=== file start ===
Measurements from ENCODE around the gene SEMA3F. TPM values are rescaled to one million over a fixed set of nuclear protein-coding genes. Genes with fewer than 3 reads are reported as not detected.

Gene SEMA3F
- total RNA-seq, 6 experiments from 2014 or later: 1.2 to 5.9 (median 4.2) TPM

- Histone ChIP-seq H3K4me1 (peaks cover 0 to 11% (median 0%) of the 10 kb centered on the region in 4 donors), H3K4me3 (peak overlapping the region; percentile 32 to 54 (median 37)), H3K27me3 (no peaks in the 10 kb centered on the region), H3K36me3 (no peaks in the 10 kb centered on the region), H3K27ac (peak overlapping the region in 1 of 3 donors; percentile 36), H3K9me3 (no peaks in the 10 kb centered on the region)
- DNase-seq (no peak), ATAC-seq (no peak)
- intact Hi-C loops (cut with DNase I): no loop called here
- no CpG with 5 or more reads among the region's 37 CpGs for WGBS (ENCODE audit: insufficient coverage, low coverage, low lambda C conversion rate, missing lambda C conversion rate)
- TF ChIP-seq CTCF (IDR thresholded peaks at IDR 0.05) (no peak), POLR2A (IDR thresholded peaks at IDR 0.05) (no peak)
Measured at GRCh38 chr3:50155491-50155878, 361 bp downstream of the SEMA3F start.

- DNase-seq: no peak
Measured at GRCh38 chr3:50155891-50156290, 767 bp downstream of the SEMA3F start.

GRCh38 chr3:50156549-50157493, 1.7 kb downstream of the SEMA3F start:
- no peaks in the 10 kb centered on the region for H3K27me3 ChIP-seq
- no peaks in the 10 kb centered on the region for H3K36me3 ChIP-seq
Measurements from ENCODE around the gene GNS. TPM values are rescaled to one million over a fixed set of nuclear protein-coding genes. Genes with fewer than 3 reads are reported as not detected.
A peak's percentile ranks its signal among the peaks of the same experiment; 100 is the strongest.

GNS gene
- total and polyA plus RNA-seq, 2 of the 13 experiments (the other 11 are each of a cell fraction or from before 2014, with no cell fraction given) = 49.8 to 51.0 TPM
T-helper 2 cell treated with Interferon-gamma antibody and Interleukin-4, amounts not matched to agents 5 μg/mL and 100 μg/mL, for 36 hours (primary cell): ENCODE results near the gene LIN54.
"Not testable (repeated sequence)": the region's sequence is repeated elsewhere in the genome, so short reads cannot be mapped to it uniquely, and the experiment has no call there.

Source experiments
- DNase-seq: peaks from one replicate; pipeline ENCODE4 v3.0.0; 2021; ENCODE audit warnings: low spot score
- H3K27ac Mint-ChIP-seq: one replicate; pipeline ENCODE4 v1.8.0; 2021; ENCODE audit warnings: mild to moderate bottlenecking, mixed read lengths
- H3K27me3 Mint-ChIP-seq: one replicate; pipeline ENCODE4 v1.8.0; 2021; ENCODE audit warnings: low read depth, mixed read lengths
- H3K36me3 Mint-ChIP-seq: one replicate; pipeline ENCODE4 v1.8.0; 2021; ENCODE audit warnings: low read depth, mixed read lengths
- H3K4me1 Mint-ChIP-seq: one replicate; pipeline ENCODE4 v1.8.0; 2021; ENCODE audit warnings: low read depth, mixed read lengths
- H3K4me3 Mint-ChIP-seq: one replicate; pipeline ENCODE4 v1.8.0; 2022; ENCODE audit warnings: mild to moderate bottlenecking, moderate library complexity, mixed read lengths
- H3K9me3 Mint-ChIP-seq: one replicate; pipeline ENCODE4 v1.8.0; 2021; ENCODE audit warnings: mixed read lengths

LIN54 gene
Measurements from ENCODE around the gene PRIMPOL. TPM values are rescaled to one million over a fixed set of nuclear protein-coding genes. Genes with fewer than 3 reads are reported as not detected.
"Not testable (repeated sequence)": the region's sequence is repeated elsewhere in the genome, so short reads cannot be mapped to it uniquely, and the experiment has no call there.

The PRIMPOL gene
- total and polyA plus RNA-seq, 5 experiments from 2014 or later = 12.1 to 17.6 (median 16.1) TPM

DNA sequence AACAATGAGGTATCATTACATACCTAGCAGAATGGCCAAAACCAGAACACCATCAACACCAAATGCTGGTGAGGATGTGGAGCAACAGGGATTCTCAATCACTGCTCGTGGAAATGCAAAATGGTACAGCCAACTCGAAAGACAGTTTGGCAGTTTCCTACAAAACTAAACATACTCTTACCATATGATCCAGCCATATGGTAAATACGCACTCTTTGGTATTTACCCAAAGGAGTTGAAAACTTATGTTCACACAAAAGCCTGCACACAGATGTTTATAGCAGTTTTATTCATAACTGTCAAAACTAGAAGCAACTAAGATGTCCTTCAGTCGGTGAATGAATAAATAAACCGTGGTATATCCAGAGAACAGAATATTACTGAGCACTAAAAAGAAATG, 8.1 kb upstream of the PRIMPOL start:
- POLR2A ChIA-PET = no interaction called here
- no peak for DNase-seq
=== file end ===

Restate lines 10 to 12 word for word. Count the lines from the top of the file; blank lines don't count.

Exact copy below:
- DNase-seq: no peak
Measured at GRCh38 chr3:50155891-50156290, 767 bp downstream of the SEMA3F start.

GRCh38 chr3:50156549-50157493, 1.7 kb downstream of the SEMA3F start: